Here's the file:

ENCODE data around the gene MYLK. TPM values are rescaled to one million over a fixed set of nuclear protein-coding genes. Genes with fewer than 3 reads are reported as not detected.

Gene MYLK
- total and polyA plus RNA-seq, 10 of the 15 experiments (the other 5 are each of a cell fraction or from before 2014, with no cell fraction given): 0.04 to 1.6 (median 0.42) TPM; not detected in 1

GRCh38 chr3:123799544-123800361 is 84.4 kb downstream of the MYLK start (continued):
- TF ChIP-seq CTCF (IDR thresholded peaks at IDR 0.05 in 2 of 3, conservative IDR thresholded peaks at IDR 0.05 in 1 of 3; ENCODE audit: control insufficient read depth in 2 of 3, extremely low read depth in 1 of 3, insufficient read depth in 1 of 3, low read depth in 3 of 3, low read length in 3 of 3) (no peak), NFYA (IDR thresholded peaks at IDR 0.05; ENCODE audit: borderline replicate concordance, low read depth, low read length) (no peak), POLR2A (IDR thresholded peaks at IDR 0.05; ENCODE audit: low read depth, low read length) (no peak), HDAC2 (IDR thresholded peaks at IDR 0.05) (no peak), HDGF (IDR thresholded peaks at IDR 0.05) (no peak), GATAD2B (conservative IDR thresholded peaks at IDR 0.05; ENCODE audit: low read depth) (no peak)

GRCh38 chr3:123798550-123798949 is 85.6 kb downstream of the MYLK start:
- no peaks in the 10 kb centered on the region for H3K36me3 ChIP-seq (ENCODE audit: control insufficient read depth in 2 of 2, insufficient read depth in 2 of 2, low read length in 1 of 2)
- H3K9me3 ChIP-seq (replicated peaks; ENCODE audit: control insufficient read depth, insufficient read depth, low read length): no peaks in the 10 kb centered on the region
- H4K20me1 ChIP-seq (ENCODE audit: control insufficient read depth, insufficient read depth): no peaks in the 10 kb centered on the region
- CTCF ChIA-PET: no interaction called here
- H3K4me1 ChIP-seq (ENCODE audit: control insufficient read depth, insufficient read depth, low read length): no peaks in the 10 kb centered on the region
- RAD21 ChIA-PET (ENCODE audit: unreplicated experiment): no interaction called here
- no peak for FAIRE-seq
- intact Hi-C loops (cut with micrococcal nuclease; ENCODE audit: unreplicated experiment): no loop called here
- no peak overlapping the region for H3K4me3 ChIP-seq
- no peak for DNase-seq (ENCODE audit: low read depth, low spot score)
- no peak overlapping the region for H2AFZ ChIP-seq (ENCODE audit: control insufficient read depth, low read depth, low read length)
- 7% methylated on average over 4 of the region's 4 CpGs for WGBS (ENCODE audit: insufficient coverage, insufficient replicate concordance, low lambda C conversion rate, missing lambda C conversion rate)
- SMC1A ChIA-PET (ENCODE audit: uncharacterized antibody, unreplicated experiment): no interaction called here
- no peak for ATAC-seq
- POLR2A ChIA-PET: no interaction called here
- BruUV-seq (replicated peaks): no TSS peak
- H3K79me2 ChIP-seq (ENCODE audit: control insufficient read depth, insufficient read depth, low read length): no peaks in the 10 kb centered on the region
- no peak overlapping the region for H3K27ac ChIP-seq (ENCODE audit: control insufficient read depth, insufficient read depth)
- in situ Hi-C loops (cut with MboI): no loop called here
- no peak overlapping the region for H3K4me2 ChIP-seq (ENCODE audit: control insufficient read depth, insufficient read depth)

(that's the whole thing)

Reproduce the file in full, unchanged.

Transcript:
ENCODE data around the gene MYLK. TPM values are rescaled to one million over a fixed set of nuclear protein-coding genes. Genes with fewer than 3 reads are reported as not detected.

Gene MYLK
- total and polyA plus RNA-seq, 10 of the 15 experiments (the other 5 are each of a cell fraction or from before 2014, with no cell fraction given): 0.04 to 1.6 (median 0.42) TPM; not detected in 1

GRCh38 chr3:123799544-123800361 is 84.4 kb downstream of the MYLK start (continued):
- TF ChIP-seq CTCF (IDR thresholded peaks at IDR 0.05 in 2 of 3, conservative IDR thresholded peaks at IDR 0.05 in 1 of 3; ENCODE audit: control insufficient read depth in 2 of 3, extremely low read depth in 1 of 3, insufficient read depth in 1 of 3, low read depth in 3 of 3, low read length in 3 of 3) (no peak), NFYA (IDR thresholded peaks at IDR 0.05; ENCODE audit: borderline replicate concordance, low read depth, low read length) (no peak), POLR2A (IDR thresholded peaks at IDR 0.05; ENCODE audit: low read depth, low read length) (no peak), HDAC2 (IDR thresholded peaks at IDR 0.05) (no peak), HDGF (IDR thresholded peaks at IDR 0.05) (no peak), GATAD2B (conservative IDR thresholded peaks at IDR 0.05; ENCODE audit: low read depth) (no peak)

GRCh38 chr3:123798550-123798949 is 85.6 kb downstream of the MYLK start:
- no peaks in the 10 kb centered on the region for H3K36me3 ChIP-seq (ENCODE audit: control insufficient read depth in 2 of 2, insufficient read depth in 2 of 2, low read length in 1 of 2)
- H3K9me3 ChIP-seq (replicated peaks; ENCODE audit: control insufficient read depth, insufficient read depth, low read length): no peaks in the 10 kb centered on the region
- H4K20me1 ChIP-seq (ENCODE audit: control insufficient read depth, insufficient read depth): no peaks in the 10 kb centered on the region
- CTCF ChIA-PET: no interaction called here
- H3K4me1 ChIP-seq (ENCODE audit: control insufficient read depth, insufficient read depth, low read length): no peaks in the 10 kb centered on the region
- RAD21 ChIA-PET (ENCODE audit: unreplicated experiment): no interaction called here
- no peak for FAIRE-seq
- intact Hi-C loops (cut with micrococcal nuclease; ENCODE audit: unreplicated experiment): no loop called here
- no peak overlapping the region for H3K4me3 ChIP-seq
- no peak for DNase-seq (ENCODE audit: low read depth, low spot score)
- no peak overlapping the region for H2AFZ ChIP-seq (ENCODE audit: control insufficient read depth, low read depth, low read length)
- 7% methylated on average over 4 of the region's 4 CpGs for WGBS (ENCODE audit: insufficient coverage, insufficient replicate concordance, low lambda C conversion rate, missing lambda C conversion rate)
- SMC1A ChIA-PET (ENCODE audit: uncharacterized antibody, unreplicated experiment): no interaction called here
- no peak for ATAC-seq
- POLR2A ChIA-PET: no interaction called here
- BruUV-seq (replicated peaks): no TSS peak
- H3K79me2 ChIP-seq (ENCODE audit: control insufficient read depth, insufficient read depth, low read length): no peaks in the 10 kb centered on the region
- no peak overlapping the region for H3K27ac ChIP-seq (ENCODE audit: control insufficient read depth, insufficient read depth)
- in situ Hi-C loops (cut with MboI): no loop called here
- no peak overlapping the region for H3K4me2 ChIP-seq (ENCODE audit: control insufficient read depth, insufficient read depth)